5 Times Science Proved That Dogs Are Smarter Than We Thought

The eyes are the window to the soul, and as anyone who's looked deep into the eyes of a beloved pooch can attest, dogs are no exception. There's an intensity in a dog's gaze that seems to speak of vast depths of wisdom and understanding. Skeptics might claim that dog lovers are reading too much into their dog's' behavior, but scientific research on canine intelligence is stacking up in the dogs' favor. Here are five examples to put those sourpusses (no offense, cat people) in their place:


1 - Dogs respond to words, not just tone of voice


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A dog might perk up when you say "Who's a good boy?" and "Who wants a treat?" — but does the dog know what 'good boy' and 'treat' mean, or is it just excited because you're excited? Evidence suggests that they're picking up on more than just your tone of voice. One study used fMRIs, which track activity in the brain, to show that dogs process language and nonverbal sound in two different hemispheres of the brain - just like humans. The brain scans showed more response in the left hemisphere when the dogs heard familiar commands, and more response in the right hemisphere when they heard distorted speech, or commands in a foreign language.

2 - They can (probably) learn hundreds of words


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Meet Chaser, the smartest dog in the world. This border collie knows over a thousand different words, can pick out each of her toys by name, and responds to commands with differences as subtle as touching something with her paw versus touching it with her nose. To be fair, Chaser is a special case - her owner has spent more than three years training her for four to five hours a day - but her abilities aren't necessarily unique. Studies like those done on Chaser show that dogs are capable of understanding language much more complex than "sit" and "stay." Chaser may not be interpreting Shakespeare anytime soon, but she's still got a bigger vocabulary than the average three-year-old human.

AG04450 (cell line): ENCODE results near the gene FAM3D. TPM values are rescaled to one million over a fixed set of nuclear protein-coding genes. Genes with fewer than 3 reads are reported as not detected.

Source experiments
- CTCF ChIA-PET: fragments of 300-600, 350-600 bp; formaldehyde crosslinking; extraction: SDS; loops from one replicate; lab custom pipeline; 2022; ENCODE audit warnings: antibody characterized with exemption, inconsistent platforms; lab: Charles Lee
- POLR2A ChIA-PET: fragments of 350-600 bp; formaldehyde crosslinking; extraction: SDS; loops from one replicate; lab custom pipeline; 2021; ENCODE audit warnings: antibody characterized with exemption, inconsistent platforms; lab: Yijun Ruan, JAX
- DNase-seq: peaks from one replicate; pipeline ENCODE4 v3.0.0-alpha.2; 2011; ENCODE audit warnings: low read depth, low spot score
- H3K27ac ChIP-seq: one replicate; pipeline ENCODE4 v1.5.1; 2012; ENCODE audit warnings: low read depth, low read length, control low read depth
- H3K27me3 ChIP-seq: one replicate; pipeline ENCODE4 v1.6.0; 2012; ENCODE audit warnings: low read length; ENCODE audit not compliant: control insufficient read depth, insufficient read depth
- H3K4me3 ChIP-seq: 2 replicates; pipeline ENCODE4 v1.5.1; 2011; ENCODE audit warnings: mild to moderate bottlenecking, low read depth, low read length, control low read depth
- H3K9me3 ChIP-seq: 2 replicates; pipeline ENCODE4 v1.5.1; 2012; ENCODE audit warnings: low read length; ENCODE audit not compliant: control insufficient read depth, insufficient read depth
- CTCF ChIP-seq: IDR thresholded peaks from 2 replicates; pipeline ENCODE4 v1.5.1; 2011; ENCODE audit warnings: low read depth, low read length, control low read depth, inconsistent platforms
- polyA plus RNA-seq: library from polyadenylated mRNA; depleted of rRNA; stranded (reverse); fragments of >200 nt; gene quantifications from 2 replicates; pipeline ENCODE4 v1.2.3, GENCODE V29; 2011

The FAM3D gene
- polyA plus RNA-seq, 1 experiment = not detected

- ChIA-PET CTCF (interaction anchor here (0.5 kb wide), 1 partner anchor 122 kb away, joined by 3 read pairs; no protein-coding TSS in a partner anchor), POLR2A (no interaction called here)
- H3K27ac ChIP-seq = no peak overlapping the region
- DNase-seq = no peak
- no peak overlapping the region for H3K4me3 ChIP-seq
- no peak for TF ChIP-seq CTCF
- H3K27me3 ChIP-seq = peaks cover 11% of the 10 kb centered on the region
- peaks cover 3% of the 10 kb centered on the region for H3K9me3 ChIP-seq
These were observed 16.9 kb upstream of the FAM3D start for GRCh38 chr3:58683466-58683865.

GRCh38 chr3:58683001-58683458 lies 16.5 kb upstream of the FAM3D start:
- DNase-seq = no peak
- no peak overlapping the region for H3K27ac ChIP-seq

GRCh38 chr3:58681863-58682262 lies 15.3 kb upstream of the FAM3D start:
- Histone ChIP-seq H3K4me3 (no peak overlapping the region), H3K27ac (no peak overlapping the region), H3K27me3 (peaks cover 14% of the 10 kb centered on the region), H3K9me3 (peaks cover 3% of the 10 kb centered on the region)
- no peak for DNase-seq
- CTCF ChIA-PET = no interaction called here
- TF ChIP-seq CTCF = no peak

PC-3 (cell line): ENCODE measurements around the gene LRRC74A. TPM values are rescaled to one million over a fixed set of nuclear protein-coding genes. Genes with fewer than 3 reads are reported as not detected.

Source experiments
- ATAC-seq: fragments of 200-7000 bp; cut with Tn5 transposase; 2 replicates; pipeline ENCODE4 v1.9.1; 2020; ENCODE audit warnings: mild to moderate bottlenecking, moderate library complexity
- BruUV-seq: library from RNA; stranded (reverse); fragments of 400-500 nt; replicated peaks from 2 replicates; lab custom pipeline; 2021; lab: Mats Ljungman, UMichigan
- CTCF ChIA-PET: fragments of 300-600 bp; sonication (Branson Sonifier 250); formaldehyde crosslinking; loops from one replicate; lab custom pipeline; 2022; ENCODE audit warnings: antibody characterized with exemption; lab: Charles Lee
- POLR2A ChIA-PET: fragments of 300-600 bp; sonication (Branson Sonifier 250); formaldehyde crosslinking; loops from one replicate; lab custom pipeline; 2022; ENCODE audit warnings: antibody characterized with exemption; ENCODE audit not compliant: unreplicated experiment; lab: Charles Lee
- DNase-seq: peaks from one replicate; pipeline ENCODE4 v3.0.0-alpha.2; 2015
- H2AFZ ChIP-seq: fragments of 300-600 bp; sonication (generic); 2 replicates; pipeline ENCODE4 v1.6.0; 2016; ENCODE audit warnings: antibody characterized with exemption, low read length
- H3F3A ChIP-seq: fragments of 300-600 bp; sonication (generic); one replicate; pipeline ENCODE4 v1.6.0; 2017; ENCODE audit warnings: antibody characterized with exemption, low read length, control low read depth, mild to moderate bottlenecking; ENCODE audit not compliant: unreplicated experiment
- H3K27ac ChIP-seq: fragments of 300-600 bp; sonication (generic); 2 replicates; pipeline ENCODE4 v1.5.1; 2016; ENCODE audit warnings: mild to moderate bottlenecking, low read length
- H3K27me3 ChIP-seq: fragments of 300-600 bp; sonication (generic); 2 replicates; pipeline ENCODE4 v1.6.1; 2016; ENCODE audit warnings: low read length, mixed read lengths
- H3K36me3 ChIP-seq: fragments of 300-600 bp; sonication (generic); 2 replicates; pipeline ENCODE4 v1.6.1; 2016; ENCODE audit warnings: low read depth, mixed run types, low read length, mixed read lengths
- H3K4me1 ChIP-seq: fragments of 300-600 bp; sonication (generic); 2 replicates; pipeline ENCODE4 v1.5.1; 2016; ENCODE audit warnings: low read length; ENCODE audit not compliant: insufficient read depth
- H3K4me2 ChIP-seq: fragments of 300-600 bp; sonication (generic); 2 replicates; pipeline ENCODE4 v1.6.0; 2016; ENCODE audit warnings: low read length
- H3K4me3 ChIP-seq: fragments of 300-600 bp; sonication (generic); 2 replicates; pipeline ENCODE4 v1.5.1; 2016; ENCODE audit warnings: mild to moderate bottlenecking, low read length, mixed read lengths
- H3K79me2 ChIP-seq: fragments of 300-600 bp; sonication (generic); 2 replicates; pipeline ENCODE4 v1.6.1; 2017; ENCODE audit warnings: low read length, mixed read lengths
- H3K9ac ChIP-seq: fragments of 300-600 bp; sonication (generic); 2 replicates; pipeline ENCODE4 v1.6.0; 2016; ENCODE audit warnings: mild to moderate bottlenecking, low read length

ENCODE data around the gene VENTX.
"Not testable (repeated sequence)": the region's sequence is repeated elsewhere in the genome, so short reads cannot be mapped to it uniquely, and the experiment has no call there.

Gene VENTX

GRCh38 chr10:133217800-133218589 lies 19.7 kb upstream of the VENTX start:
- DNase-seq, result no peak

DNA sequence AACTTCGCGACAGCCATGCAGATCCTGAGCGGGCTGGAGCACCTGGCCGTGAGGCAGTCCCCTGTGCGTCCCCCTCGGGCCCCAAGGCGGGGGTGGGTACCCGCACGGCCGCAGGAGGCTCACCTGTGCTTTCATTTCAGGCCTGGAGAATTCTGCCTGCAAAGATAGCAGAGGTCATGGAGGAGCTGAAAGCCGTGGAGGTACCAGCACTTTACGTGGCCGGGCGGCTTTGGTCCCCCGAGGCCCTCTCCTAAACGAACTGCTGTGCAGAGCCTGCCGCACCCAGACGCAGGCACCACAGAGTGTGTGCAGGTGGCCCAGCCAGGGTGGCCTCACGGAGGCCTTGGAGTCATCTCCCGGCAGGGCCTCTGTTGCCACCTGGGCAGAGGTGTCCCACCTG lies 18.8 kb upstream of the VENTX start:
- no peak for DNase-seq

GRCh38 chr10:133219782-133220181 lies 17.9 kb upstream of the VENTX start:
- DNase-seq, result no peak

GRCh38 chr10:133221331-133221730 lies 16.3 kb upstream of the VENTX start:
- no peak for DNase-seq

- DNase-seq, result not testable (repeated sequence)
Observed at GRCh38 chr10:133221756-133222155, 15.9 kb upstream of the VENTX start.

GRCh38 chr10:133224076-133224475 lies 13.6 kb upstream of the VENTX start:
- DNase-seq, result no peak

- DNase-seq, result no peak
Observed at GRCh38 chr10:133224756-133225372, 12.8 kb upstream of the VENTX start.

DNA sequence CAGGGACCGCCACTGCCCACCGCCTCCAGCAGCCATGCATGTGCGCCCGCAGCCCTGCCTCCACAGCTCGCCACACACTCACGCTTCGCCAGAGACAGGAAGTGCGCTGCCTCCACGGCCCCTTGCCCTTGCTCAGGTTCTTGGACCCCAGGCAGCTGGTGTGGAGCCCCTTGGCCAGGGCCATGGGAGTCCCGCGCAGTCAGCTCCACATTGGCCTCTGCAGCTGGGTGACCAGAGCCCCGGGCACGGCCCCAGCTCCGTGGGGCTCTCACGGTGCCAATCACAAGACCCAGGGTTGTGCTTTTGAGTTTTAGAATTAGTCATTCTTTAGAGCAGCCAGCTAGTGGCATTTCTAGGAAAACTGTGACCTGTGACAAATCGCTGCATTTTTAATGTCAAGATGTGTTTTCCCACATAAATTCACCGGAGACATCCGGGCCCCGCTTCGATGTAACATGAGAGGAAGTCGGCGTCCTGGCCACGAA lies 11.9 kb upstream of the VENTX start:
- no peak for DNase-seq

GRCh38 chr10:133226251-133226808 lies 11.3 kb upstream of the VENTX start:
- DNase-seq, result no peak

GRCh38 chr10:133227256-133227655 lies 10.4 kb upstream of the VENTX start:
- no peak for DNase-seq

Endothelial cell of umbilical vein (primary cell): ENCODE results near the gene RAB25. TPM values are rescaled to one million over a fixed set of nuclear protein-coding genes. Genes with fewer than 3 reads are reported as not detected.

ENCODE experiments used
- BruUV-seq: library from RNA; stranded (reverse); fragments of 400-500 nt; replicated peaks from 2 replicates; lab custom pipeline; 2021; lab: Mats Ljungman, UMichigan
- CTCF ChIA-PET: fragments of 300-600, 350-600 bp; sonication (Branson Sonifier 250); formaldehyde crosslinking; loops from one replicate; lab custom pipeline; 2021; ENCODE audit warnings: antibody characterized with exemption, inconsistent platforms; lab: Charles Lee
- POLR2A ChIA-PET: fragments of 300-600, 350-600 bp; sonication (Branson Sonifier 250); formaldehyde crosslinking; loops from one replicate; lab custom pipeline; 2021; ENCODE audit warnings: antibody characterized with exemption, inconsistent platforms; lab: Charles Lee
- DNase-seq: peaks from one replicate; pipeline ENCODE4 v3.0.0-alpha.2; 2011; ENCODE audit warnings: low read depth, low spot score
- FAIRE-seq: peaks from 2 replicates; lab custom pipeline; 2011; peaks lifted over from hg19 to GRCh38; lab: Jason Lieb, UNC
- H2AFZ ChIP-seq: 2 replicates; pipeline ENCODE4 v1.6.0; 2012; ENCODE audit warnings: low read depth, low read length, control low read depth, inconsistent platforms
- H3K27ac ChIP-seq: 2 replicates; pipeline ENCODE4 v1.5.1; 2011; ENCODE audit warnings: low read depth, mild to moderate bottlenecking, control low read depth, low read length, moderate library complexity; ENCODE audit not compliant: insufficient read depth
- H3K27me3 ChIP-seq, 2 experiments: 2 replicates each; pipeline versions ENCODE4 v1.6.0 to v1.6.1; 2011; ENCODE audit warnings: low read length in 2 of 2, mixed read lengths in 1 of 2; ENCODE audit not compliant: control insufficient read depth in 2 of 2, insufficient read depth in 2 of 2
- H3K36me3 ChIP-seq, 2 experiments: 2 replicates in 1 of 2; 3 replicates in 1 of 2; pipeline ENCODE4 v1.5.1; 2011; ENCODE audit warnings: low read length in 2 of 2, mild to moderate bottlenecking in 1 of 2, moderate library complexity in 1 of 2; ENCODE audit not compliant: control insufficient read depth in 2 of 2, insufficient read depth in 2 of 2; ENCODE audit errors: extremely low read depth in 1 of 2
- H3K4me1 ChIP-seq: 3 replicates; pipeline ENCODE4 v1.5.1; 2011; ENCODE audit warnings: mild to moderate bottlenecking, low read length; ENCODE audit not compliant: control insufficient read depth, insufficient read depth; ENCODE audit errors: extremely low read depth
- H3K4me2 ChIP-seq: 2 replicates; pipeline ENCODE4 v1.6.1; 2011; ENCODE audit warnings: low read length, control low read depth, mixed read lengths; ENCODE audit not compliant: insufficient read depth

3 - They can read our body language


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There's more to communication than just words. Body language plays an important part in conveying how we feel, and it turns out that dogs are especially adept at interpreting our physical cues. In a series of experiments, researchers put two cups on the ground, and then pointed to one that had a treat hidden underneath. The dogs were far more likely to go for the cup with the treat, even when boths cups were scented. Chimpanzees and human infants who took the same test got the right cup only half the time. In another study, dogs watched their owners open two boxes, and react positively to the contents of one and negatively to the contents of the other. Without knowing what was in the boxes, the dogs were more than eight times as likely to go to the box they thought their owner liked.

4 - They can feel jealousy


Sometimes researchers must do difficult things in the name of science, like not petting a dog, or not giving a dog a treat even when it deserves one. But it's these difficult things that help us learn more about the way dogs think, including the discovery that they can feel jealous. For example, when scientists gave a command to two dogs and arbitrarily rewarded only one of them, the second dog would eventually refuse to participate. (In humans, we refer to this as 'sulking.') In a different experiment, owners were instructed to ignore their dog in favor of either a pop-up book, or a fake robot dog. The dogs (the real ones) exhibited jealous behavior like growling, snapping, and rubbing up against their owner much more with the fake dog than with the book.

5 - They really do love you


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You probably don't need a fancy study to tell you that dogs have an excellent sense of smell, or that they can recognize their owner's scent when compared to a stranger's. But something special happens when a dog gets a whiff of their owner (specifically a rag soaked in their owner's scent): the caudate nucleus, one of the structures in the brain associated with emotional attachment, lights up with activity. Of course, you already know that your dog loves you the most, but isn't it nice to have scientific proof that the feeling is mutual?